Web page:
Open Society Foundations’ (OSF) efforts fall broadly under their information and digital rights area, which is conducted by their Information Program, Human Rights Initiative, and the Open Society Justice Initiative. Their geographic focuses include Eastern Europe, Western Europe, Latin America, and the United States. OSF seeks to “strengthen freedom of expression, privacy, access to information and anti-discrimination in the digital environment,” which are worthy goals in an increasingly data-driven world. To pursue these goals, OSF has invested in EU DisinfoLab while working on their own publications on digital rights.

EU DisinfoLab ensures that the public has access to information that is neither false, distorted, or denied by mis- or disinformation. Most recently, it has worked on addressing mis- and disinformation during the COVID-19 pandemic on social media platforms. OSF itself has published a manifesto on “human-centric” digital transformation in Europe. The intent behind both these efforts, investment into EU DisinfoLab and the publication of a manifesto, is to re-orient digital transformation to serve the public interest rather than the interests of a powerful few. Have a look at the OSF grants database if you would like to learn about more of their efforts.

We have two TAI members whose approaches to digital rights differ, but pursue similar interests, which is often the case. We can observe how Luminate’s investment in EDRi to use advocacy, campaigns, and collaboration for digital rights in Europe coincide with OSF’s investment into EU DisinfoLab to ensure greater access to information in the same geographic area. Of course, this is not to simplify the individual efforts of TAI members as naturally complementary to one another, as there are important differences, but to illustrate how interests do align, and occasionally, so do approaches.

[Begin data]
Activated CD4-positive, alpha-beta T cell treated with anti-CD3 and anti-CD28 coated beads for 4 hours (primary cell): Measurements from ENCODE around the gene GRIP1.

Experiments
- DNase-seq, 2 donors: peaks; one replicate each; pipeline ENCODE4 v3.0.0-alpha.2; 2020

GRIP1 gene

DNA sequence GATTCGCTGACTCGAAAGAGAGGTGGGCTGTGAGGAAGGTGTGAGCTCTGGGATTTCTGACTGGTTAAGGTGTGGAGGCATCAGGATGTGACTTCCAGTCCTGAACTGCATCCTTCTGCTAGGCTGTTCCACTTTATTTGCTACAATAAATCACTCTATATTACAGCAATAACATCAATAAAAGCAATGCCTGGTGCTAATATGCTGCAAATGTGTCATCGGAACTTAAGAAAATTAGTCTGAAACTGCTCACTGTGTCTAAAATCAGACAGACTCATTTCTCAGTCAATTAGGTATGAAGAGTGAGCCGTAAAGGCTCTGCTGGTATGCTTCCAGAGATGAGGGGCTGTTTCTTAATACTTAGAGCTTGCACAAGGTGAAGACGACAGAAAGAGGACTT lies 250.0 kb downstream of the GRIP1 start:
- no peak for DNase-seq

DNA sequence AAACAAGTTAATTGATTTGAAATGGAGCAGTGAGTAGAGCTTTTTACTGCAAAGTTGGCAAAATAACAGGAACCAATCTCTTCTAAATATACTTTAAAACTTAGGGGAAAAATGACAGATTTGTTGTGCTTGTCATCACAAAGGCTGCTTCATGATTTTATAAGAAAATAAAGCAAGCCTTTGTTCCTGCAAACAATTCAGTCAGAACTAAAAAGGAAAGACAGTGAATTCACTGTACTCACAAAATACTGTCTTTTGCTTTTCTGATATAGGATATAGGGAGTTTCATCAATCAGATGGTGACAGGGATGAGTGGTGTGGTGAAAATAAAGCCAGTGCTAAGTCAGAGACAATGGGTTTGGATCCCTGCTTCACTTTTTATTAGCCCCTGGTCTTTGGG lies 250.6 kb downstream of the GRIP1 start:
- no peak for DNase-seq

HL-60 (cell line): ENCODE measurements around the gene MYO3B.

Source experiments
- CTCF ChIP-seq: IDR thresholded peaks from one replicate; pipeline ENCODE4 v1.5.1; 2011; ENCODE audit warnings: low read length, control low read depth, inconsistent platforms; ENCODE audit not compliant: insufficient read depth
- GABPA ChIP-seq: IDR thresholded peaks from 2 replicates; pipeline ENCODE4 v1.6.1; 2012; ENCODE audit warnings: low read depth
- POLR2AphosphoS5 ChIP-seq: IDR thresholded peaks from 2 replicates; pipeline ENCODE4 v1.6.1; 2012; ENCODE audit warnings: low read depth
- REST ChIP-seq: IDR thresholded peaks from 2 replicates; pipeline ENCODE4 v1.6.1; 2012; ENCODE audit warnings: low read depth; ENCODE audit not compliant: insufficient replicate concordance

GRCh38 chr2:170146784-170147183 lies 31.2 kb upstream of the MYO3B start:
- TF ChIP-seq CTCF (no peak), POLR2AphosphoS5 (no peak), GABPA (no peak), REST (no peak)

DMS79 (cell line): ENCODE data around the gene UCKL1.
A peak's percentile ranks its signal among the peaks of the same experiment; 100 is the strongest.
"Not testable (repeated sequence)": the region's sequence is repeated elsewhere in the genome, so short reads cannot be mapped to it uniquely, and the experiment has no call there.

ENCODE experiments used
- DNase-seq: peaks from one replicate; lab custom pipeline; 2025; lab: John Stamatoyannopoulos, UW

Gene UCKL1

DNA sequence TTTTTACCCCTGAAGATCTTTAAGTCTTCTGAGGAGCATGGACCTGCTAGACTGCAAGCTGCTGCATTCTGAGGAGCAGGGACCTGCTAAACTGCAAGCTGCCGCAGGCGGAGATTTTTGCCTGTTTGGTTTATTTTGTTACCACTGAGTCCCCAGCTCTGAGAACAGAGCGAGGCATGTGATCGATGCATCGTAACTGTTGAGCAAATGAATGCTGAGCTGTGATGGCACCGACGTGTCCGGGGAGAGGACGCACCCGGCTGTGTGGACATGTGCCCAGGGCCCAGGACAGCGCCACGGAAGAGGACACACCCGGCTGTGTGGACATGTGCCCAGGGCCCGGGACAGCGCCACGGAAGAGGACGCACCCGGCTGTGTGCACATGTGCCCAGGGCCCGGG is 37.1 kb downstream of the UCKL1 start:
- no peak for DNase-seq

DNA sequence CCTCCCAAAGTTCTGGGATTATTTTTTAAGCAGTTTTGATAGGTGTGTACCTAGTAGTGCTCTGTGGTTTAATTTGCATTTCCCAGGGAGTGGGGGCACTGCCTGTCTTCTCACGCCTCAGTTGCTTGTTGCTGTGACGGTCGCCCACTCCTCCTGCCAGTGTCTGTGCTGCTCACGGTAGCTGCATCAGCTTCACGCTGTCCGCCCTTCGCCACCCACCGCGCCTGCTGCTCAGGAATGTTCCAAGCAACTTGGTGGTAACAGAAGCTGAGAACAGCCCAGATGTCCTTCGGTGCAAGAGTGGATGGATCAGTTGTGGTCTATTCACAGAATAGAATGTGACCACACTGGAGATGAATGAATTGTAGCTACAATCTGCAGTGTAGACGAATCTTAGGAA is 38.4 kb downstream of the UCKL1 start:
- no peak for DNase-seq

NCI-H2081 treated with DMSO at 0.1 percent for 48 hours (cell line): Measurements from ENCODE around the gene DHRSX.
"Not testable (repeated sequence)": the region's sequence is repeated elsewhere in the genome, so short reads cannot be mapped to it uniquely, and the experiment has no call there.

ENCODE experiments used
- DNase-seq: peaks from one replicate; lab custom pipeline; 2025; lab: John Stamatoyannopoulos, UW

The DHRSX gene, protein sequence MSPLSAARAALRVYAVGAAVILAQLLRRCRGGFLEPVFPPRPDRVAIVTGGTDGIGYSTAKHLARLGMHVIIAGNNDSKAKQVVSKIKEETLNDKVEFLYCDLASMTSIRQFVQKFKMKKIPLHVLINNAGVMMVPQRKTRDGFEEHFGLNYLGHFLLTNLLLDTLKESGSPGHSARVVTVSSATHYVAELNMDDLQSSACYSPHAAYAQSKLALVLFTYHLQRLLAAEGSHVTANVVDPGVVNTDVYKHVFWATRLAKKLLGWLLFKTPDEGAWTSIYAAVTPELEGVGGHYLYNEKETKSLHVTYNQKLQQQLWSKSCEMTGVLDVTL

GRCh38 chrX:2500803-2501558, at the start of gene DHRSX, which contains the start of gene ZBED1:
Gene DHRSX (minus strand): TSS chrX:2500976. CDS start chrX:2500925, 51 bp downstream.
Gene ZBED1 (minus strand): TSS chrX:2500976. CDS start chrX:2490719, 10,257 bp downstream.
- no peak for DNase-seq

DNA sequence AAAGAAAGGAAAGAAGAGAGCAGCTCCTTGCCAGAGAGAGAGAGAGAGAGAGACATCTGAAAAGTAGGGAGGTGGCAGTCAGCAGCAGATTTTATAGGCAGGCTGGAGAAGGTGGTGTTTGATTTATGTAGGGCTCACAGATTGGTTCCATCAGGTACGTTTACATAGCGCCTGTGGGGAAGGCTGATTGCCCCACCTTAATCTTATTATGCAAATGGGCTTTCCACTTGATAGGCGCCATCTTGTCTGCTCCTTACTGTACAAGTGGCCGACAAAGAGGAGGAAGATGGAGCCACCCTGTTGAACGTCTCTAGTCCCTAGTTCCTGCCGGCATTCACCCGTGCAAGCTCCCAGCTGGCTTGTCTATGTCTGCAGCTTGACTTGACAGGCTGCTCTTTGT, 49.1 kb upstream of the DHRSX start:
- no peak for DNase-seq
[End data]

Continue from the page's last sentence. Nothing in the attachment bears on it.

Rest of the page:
From my days at TAI, my theoretical understanding of a donor collaborative became practical knowledge. I knew what the work entailed, I knew how to research. I now recognized the Foundations sector not as NGOs jostling independently towards self-centred goals, but as an ecosystem where organizations can have complementary interests and approaches. Finding the information can be challenging, especially when searching for common stakeholders or specific practices between members. More personally, I realized how issues like data rights are controversial precisely because they are contested by parties that each wants to shape the world to satisfy their own interests.

For example, a data rights debate in the context of COVID-19, a public health problem, is whether to eschew privacy for contact tracing. The latter has enabled South Korea to flatten the curve rapidly, but neglecting the former could result in a weakening of privacy overall. In this case, who is right? The people that want to flatten the curve rapidly in the present, or the people who want to preserve privacy in the future? In this context, between two well-articulated interests, the difference between one outcome and another is often a hair’s breadth. Data rights, like any cause, depends as much on sustained campaigns as it does on dramatic results.

My experience at TAI taught me two things. First, that the Foundations sector is interconnected, that goals and approaches can align. Second, that for any cause to succeed, including data rights, there must be a driven movement behind that cause. After my internship at TAI, I have a greater knowledge of the philanthropic sector and of social reform, and a new interest in combining both into a career when I graduate.

 

 

Michael Hariman was a student fellow at the Transparency and Accountability Initiative. He is a junior at American University, where he majors in International Studies and Economics, B.S.